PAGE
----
There’s nothing new about New Year’s Day

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Jordan Davis, Staff Reporter

New Year’s Eve has become widely popularized in the United States through the past century, giving people a chance to “restart” their life. With trends such as creating New Year resolutions and endless partying, New Year’s Day is a celebration that brings happiness and joy to all. However, are these sources of immense joy really positive, or are they solely an action of escapism from the harsh reality of incomplete goals and unfulfilled expectations from the past year?

 Firstly, many in America use the holiday as a chance to make “resolutions” – promises to their future selves such as getting fit or reading more books. However, these resolutions are not as effective as they seem. They’re inherently wasteful and prevent people from taking action in their day-to-day lives to better themselves by pushing off changes that should be done throughout the year. 

By ignoring the rest of 11 months throughout the year and solely cramming all goals until the beginning of next year is a dangerous cycle with no benefits. With the mentality of “there’s always a new start” and “I’ll definitely do it this year”, nothing but pure imagination and projection towards the future will remain, leaving one with regrets and lack of improvement in actuality. 

While yes, New Year’s celebrations still help some people get started on their paths, however, seeing the emptied gym and libraries and half-filled planner prove it otherwise.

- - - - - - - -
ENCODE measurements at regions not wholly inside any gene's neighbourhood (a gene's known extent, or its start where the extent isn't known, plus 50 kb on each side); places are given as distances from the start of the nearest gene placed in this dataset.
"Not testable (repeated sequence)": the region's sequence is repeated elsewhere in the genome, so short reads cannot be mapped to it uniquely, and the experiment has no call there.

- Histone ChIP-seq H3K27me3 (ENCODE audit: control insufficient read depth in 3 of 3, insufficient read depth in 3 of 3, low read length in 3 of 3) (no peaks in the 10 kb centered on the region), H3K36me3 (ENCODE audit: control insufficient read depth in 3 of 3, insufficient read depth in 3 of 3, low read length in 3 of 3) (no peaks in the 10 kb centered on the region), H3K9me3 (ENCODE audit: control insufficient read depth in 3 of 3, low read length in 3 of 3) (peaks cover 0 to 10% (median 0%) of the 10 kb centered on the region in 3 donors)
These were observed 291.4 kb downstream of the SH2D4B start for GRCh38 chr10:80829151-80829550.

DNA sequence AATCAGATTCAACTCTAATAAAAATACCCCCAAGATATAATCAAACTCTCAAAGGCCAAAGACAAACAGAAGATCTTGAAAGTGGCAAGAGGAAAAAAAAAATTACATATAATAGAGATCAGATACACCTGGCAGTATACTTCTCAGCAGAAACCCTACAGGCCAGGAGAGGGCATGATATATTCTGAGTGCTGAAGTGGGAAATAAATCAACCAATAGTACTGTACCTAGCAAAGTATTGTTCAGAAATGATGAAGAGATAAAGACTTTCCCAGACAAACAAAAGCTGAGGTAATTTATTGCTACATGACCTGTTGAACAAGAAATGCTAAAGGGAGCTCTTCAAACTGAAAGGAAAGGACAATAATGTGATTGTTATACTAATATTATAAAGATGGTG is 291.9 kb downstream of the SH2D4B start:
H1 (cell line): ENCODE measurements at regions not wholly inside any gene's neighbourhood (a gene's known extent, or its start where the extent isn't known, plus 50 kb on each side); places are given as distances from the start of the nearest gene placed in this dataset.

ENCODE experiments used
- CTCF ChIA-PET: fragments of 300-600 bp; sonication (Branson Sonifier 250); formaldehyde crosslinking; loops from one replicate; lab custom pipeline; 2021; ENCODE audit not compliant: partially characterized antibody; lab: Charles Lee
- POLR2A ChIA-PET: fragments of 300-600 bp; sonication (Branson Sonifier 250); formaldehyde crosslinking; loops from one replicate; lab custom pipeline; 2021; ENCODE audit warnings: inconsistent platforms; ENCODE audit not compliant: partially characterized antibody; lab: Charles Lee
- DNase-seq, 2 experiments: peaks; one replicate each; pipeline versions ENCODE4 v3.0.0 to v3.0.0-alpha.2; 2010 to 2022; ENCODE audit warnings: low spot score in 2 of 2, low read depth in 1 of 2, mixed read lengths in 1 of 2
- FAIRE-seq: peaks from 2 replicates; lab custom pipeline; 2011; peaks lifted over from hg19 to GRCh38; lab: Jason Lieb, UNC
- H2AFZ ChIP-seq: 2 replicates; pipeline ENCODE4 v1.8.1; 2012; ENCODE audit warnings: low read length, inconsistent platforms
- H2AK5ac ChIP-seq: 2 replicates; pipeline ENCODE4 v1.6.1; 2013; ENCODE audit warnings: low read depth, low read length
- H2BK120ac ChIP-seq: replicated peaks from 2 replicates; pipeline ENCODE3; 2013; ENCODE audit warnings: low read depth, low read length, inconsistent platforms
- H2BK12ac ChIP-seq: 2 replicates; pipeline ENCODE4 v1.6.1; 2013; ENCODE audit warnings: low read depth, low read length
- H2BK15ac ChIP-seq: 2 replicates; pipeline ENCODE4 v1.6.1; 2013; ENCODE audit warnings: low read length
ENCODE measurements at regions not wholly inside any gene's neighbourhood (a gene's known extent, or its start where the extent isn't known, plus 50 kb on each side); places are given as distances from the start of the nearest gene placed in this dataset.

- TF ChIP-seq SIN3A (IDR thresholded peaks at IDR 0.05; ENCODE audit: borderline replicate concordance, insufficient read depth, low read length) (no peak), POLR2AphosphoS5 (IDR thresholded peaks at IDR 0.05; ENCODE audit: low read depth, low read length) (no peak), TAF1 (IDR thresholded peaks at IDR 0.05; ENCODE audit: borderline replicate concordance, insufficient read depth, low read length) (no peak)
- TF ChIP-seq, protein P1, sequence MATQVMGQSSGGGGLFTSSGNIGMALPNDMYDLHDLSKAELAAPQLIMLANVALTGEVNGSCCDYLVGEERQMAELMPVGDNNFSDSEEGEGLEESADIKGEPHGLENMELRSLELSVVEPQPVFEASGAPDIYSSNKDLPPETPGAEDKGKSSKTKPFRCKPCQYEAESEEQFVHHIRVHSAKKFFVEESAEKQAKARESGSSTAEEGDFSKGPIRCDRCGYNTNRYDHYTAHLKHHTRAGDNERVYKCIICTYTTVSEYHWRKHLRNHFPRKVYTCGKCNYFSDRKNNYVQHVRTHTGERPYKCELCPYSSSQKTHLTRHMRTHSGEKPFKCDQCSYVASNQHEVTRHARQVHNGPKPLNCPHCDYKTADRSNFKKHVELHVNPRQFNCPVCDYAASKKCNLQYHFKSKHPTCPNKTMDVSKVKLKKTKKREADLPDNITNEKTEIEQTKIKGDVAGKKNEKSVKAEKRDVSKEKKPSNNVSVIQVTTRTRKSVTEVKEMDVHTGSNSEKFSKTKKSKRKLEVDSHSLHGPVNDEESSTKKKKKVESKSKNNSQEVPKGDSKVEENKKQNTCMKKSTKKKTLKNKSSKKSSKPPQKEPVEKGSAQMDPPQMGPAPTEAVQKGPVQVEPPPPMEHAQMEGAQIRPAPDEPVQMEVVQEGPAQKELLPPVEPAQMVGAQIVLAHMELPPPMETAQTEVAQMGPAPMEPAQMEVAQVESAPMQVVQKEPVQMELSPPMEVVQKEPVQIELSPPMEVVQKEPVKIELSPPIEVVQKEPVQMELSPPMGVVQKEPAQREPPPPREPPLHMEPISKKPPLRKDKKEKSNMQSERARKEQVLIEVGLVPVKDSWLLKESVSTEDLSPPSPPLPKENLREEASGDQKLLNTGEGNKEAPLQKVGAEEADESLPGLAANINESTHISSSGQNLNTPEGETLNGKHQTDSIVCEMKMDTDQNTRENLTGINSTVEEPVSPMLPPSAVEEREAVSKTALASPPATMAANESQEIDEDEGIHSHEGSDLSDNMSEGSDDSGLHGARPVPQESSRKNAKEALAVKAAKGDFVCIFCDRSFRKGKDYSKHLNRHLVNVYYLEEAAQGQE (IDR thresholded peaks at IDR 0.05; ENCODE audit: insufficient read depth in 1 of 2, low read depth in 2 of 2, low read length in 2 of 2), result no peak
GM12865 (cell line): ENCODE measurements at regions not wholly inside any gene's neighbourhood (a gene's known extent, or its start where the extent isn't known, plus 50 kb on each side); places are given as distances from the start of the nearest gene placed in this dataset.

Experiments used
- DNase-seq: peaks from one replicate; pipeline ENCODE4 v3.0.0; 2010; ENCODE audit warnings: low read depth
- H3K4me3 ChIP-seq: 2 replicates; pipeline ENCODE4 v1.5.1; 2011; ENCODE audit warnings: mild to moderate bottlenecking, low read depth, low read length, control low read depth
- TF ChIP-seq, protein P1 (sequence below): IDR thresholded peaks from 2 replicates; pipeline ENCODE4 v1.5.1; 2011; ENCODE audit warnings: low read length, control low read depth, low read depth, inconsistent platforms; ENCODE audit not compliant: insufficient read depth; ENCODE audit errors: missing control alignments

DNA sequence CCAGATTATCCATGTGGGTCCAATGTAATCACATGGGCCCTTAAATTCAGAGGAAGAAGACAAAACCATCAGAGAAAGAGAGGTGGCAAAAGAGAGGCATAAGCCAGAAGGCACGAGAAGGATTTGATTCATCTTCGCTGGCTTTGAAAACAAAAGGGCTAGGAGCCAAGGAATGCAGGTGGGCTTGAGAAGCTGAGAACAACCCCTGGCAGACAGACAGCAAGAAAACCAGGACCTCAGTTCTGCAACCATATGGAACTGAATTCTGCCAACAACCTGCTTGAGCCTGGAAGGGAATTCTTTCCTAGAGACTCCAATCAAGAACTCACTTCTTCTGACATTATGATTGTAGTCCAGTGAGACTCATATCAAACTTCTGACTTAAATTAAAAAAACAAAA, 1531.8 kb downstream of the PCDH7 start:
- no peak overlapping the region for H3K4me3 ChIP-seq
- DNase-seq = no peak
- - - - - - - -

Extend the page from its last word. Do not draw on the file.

If someone wants to lose weight, it makes little sense for them to wait for many months, and put it as the goal of the new year, when they could start now and see results faster in a shorter amount of time. Additionally, based on a survey conducted by uabmedicine.org, researchers found that less than 8% of U.S adults actually stick to their resolutions each year, while the rest gradually drift away from their original goals ultimately, proving the lack of effectiveness in people’s resolutions. 

Nevertheless, the purpose of New Year’s Day has become more and more degraded in the U.S. Generally, the process goes like this: families and groups of friends wait at socializing places such as home and clubs waiting for a countdown with a maximum of one minute. Once the countdown hits zero second, a moment of adrenaline rushes through one’s body followed by fireworks and cheering. Soon later, the after effect hits, bringing everyone back to reality.  However, with this meaning in mind, New Year’s seems to be reduced to just a brief moment of euphoric feeling that is soon diminished. Celebrating something with this very little meaning in American culture only keeps people away from their goals and long term happiness.

Not only that, the price people pay to feel this annual “adrenaline rush” is also unimaginable. Based on data from CNBC, U.S adults spend about an average of $228.10 on New Year’s Day for food and entertainment with prices that are through the roof. As people look back at their draining wallets and credit card payment, this New Year “adrenaline rush” seems to be far from the best idea of a good time. 

Instead of celebrating a holiday filled with pointless activities that provide people with temporary joy and excitement, it is more important for one to focus on garnering happiness and satisfaction throughout the year with truly self-empowering activities and commitment towards actual action-worthy goals. In the end,  New Year’s Day is nothing but one usual day out of the 365 days, and labeling it as a day with special power of “new beginning” will only put you further from the success and dreams you want to achieve in the future.